Sounds in Q-Bert remake

I have settled on the following solution…

I mix only two samples but I do if over and over for how many samples are playing while adding to the current sample. I add and then half each sample, so that the result is 50% mix of the two, but if either of the samples are zero, then I just select the other so that the volume doesn’t suffer is only one sample is being played.

uint8_t mixSound(int samplePos)
	int temp = 0;
	for(int t=0; t<10; t++){
            int currentSample = (snd[t].currentSound[(snd[t].soundPoint*snd[t].speed)>>8]*snd[t].volume)>>8;
            if(temp==0 && currentSample!=0){
                temp = currentSample;
            }else if(temp!=0 && currentSample!=0){
                temp = (temp+currentSample)>>1;
            } // else temp = temp
	return temp;

void updateSample(){

 int quart = soundbufindex / 512;
 int sndOffset[]={512,1024,1536,0};

    if(oldQuart != quart){
        oldQuart = quart;
        for(int t=0; t<SBUFSIZE/4;){
            uint8_t sample = mixSound(t);
            soundbuf[t+sndOffset[quart]] = sample;

            for(int s=0; s<10; s++){
                if(snd[s].soundPoint >= snd[s].currentSoundSize){
1 Like

A very reasonable sounding* compromise

*pun intended

You don’t seem to be clamping the sound, so you might end up with integer overflow, which will probably result in strange sound distortion.

Disregard the following section, it turns out I’m even worse at sound programming than I thought :P

Also I’m a bit confused about why you’re skipping 0 samples.
127 is silence, 0 is audible.

Like @Hanski said:

255 = maximum positive phase
0 = maximum negative phase
(255 + 0) / 2 = 127
127 is silence.

Amplitude is the absolute distance from 127, i.e.

constexpr std::uint8_t amplitude(std::uint8_t sample)
	return (sample > 127) ? (sample - 127) : (127 - sample);

Or at least, that’s what I’ve understood from this thread, I could be wrong though.

Constant 127 is just as audible as constant 0. Amplitude is the absolute distance from whatever your wave oscillates around. You can make sound by oscillating between 0 and 10, in which case 5 would be the amplitude.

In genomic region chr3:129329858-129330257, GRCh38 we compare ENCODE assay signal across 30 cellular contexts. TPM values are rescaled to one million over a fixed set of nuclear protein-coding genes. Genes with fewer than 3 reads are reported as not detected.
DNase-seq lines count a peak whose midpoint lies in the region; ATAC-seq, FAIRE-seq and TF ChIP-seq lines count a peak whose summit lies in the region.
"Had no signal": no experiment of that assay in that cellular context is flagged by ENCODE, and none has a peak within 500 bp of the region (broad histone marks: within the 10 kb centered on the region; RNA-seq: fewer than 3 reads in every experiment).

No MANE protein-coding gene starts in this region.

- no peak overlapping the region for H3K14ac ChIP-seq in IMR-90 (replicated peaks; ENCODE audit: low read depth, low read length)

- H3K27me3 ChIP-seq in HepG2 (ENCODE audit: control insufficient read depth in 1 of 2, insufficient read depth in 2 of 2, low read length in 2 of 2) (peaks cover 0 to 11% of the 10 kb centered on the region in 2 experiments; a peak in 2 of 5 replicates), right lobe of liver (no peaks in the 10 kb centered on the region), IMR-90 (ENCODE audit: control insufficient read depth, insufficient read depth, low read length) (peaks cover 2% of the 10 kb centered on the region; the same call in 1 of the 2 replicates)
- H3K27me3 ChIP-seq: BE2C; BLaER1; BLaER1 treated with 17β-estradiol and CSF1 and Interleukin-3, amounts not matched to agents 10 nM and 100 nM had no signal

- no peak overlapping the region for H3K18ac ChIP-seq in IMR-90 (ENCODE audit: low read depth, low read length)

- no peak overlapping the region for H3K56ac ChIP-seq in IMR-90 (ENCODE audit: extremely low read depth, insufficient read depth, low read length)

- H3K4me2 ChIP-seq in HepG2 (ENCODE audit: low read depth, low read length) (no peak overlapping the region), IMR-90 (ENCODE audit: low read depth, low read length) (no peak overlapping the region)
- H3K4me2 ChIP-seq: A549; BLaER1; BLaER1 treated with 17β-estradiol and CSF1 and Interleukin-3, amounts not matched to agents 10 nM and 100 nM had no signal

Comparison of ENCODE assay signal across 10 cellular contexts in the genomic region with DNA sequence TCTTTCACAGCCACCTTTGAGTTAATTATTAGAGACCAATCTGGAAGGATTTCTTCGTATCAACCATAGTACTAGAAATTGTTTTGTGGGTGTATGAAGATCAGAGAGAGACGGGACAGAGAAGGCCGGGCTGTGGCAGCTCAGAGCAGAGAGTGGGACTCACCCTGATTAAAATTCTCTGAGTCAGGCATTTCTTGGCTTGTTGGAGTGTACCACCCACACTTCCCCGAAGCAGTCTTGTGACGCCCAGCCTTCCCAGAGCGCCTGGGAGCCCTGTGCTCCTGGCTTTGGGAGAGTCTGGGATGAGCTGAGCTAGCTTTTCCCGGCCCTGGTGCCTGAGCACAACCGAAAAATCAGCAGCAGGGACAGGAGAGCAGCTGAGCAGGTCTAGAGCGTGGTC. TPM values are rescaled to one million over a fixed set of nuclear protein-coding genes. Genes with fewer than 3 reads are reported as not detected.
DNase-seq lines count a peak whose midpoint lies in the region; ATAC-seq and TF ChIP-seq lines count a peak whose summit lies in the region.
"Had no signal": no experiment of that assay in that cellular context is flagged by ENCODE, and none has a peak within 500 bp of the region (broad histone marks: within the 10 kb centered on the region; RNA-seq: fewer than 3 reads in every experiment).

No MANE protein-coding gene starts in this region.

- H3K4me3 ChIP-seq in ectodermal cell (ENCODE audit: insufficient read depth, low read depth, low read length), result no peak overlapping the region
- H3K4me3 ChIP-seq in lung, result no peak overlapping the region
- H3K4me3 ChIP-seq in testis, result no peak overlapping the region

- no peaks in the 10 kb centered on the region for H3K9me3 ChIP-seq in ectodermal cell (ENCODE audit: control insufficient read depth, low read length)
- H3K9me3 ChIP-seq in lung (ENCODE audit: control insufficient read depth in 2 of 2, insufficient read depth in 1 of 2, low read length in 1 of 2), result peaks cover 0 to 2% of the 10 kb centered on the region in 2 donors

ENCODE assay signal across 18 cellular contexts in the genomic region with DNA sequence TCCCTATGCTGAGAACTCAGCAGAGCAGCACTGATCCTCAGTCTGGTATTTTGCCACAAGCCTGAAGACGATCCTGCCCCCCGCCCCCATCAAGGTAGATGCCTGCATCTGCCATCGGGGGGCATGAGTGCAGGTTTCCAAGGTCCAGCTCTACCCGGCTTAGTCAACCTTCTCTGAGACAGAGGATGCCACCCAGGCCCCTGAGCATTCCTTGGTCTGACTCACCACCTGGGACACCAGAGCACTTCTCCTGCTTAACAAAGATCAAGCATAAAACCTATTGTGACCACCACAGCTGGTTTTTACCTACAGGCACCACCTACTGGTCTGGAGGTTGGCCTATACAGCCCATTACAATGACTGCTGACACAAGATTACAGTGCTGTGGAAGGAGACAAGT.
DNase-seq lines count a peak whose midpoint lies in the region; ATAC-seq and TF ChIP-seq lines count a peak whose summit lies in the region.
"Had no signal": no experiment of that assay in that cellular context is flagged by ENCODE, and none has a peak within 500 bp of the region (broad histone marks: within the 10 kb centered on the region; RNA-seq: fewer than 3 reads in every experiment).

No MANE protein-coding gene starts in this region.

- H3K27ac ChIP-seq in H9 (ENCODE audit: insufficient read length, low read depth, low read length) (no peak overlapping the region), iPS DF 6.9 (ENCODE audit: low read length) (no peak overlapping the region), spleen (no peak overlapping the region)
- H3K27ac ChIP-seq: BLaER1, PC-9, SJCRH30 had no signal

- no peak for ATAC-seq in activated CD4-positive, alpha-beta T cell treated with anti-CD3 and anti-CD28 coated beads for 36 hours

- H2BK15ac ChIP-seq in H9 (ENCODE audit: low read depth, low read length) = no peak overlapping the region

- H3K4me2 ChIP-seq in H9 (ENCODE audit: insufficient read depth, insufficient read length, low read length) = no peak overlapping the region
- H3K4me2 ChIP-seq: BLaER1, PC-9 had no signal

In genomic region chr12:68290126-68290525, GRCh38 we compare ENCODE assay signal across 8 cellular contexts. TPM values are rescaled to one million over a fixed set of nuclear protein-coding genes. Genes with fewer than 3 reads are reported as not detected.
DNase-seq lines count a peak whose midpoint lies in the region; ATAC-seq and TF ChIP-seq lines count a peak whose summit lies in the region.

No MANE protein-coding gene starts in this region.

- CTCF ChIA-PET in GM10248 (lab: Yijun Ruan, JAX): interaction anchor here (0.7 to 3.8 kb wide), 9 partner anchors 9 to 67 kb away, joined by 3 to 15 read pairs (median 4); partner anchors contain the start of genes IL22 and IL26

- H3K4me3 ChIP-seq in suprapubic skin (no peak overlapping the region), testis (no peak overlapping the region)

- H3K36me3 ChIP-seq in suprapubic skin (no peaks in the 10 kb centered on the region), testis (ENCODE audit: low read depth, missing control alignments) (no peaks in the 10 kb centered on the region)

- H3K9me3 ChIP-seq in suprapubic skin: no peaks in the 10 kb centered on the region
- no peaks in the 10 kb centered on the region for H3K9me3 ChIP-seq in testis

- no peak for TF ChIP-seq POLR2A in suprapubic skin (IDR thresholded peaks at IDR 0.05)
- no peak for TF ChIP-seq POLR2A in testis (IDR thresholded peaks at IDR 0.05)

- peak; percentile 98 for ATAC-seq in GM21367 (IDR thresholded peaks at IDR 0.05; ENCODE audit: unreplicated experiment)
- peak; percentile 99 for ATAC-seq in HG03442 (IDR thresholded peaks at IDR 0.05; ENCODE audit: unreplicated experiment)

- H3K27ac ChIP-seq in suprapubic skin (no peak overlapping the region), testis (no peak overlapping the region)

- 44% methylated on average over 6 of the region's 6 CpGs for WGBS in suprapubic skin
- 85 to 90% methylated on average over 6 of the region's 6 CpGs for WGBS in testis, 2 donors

Then why not just fill the array with signed deltas?
I.e. have { +10, -10, +10, -10 } instead of { 0, 10, 0, 10 }

I think I’ll stick to language-lawyering, this sound stuff is too confusing. :P

You could do that if the buffer was a signed data type. You see this with APIs that expect data in floats.

1 Like

Because is you convert your samples with Audacity, the default 8-bit PCM output is unsigned (in fact , there is no option for signed 8-bit)

In higher bit samples, signed is also available. But not in 8-bit.

I’m more confused about this that I was when I started. It seems that what I’m doing works, but it’s wrong.
I tried detecting 127 as silence, but that resulted in distortion.
My above implementation is also not good enough, if multiple sounds are playing, the first ones the code adds will be quieter than the later ones as their volume will be adjusted more than once.

Because 127 can and will be used as a valid instant signal value, like any value of the range could be. You can’t use a single, instant value as a way to detect silence!

Silence = a whole, uninterrupted succession of the same value (like 127, but could actually be anything).

That makes things more complex of course. You might want to take the problem from another point of view - isn’t it silence when you play nothing?

Additionally, detecting the same value only twice isn’t a valid option either. That could happen frequently as well, because of how signals work. It’s especially true with low resolution output like 8bit one is.

If you really want to detect perfect silence, you have to calculate the lowest frequency that can be heard AND outputted by the pokitto.
Let’s say it’s 100hz: you’d have to check for 10ms (1/100 hz) of output for silence.
If no variation happens in those 10ms, then you won’t have any sound coming out.
What does it imply thought? Well you have to retain those 10ms somewhere in memory. At a sampling rate of 8Kb/s - 1KB/s, that means you’ll have to retain the last 10 bytes and check on them on a regular basis. At 16Kb/s, it’ll be 20 bytes, and so on. If you want to have a lower cut frequency, that’ll be more bytes too.